to approach its temporal aspects and severity. The vast majority of measures have focused on the determination of whether elder mistreatment has occurred using a wide range of methods and definitions. Many studies have assessed the occurrence of mistreatment by review of protective agency records, study of sentinel reports (reports of professionals serving older adults), or criminal justice system statistics. These have used typically unstandardized or vague definitions of abuse and neglect, many based on the wording of state statutes, and have significant methodological weakness.

A few researchers have tackled the problem directly, but they have used definitions or measures that have varied from study to study. In some cases, methods have been developed to assess the occurrence of elder abuse using telephone or in-person interviews of family members or proxies or direct assessments of samples of older adults. However, there is a dearth of such measures, and most existing measures have had limited assessment of their measurement characteristics, reliability, or validity. Furthermore, the measures used have almost always been direct adaptations of measures intended for other purposes or for other settings (e.g., the Conflict Tactics Scale was intended to measure interpersonal violence for married couples and was modified by Pillemer and Finkelhor to assess abuse of older people by their caregivers). As well, existing measures are inadequately differentiated or specialized. They do not, for example, distinguish clearly the types of harm they are measuring (physical, emotional, etc.) or differentiate the measures according to whether they are intended to screen for harm, define its occurrence, or measure its severity.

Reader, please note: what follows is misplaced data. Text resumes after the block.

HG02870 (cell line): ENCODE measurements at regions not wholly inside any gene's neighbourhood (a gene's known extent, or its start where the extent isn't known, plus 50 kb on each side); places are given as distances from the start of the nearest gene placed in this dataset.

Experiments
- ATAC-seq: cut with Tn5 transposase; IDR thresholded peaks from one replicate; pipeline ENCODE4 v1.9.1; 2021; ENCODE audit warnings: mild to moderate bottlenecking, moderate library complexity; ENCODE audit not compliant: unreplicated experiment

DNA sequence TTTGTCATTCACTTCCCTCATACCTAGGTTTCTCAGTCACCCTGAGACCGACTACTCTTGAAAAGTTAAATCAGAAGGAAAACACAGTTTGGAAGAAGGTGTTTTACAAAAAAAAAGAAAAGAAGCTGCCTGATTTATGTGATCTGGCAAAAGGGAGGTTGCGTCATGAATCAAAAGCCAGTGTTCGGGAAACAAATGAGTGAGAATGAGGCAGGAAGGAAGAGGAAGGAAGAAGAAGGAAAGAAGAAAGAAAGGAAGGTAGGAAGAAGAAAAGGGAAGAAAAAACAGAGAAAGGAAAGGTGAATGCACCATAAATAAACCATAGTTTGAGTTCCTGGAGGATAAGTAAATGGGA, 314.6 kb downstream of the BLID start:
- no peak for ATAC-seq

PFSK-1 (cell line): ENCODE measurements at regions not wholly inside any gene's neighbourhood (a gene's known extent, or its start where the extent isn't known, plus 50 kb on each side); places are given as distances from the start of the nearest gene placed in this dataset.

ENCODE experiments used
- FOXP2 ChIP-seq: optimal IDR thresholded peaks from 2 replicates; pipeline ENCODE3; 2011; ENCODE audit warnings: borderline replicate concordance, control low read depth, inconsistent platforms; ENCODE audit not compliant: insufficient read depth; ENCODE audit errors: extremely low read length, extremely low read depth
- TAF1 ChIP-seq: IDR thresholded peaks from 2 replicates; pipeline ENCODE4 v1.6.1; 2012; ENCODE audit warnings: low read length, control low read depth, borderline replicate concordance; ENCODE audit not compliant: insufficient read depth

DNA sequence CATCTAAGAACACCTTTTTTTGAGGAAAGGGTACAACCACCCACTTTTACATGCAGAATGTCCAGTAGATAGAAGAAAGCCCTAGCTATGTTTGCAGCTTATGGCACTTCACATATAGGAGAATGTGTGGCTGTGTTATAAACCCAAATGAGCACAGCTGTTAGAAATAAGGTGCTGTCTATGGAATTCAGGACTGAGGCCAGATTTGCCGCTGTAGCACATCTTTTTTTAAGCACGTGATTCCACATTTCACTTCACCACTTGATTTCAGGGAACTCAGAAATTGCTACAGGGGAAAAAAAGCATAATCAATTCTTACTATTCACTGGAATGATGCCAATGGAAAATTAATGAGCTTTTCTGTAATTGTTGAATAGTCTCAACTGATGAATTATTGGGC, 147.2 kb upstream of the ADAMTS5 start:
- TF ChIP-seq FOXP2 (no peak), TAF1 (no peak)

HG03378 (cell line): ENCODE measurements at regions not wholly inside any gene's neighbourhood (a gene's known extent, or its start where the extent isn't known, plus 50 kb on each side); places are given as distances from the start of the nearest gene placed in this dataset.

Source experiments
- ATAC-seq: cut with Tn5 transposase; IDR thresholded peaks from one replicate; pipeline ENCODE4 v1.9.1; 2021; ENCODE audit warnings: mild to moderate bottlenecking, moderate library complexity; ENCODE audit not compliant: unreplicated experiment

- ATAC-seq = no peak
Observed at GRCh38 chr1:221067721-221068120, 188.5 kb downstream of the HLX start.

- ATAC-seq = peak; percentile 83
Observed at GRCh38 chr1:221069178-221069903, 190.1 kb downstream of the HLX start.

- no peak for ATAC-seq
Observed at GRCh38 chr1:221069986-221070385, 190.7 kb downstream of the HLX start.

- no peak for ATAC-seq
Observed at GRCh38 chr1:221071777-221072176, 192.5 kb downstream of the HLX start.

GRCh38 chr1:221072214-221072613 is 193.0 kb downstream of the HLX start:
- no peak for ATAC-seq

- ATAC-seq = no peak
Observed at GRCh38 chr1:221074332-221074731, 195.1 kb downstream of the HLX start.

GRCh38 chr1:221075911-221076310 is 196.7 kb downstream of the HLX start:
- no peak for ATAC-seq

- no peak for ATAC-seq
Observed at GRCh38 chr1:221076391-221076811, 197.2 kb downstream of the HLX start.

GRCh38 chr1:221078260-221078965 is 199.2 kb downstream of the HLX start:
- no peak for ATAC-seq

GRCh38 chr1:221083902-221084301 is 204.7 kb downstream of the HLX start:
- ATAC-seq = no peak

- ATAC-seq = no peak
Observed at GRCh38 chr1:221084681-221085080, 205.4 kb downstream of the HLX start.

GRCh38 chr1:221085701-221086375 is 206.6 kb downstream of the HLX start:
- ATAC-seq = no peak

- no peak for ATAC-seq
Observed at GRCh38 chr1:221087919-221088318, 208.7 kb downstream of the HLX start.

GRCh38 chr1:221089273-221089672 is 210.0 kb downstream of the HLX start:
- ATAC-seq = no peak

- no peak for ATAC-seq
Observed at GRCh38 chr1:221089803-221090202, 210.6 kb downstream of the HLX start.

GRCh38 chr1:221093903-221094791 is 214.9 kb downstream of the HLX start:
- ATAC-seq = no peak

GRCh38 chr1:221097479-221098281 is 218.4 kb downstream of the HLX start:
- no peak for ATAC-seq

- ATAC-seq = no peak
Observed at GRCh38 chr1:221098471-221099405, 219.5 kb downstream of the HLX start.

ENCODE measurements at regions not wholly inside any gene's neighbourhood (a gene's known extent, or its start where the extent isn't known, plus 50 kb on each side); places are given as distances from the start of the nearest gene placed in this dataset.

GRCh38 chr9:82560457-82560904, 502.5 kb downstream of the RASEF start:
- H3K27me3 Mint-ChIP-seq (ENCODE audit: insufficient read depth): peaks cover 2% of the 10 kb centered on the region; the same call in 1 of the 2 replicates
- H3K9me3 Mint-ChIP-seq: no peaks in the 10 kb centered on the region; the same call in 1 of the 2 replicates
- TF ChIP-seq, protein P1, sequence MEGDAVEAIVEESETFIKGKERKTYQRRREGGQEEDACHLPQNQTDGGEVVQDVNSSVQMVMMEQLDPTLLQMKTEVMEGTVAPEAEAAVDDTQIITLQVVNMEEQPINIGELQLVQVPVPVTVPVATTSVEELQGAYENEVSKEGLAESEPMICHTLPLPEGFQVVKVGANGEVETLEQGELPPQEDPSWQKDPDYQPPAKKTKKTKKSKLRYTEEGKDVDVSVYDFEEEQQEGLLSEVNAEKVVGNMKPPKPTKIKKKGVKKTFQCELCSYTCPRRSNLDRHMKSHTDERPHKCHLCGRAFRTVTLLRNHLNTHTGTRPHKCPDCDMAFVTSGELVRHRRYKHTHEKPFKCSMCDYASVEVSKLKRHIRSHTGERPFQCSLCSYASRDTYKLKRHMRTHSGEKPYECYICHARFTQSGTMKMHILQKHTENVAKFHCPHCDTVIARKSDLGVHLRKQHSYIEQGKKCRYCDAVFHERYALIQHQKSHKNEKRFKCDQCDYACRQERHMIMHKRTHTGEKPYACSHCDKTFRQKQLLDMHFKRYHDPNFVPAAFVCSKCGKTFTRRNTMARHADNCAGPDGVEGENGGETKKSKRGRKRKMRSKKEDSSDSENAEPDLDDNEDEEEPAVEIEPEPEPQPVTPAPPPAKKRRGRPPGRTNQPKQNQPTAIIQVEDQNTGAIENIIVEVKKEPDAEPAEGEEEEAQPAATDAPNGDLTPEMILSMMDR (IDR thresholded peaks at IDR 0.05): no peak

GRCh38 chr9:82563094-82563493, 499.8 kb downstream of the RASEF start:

The elder mistreatment field is lacking in descriptive methodological research on how to measure consequences that are related to mistreatment. As Dyer et al. (this volume) note, no studies have carefully described the different types of harms that mistreated older persons may suffer, the interrelationship of the different harms (e.g., relationship of physical to emotional to financial), the severity of harms, their characteristics, and their clinical course. In addition, few studies have compared different approaches to the measurement of harms. The greatest gap relates to psychological consequences of elder mistreatment. This sort of information is key to the ability to develop measures that are methodologically sound. Basic methodological research should also be an early priority in the field.


Whether certain facts, collected using the methods discussed so far in this chapter, constitute mistreatment is a matter of definition and judgment. The researcher’s main goal should be to make the process as transparent as possible. The facts, collected as above, must be assessed against an a priori

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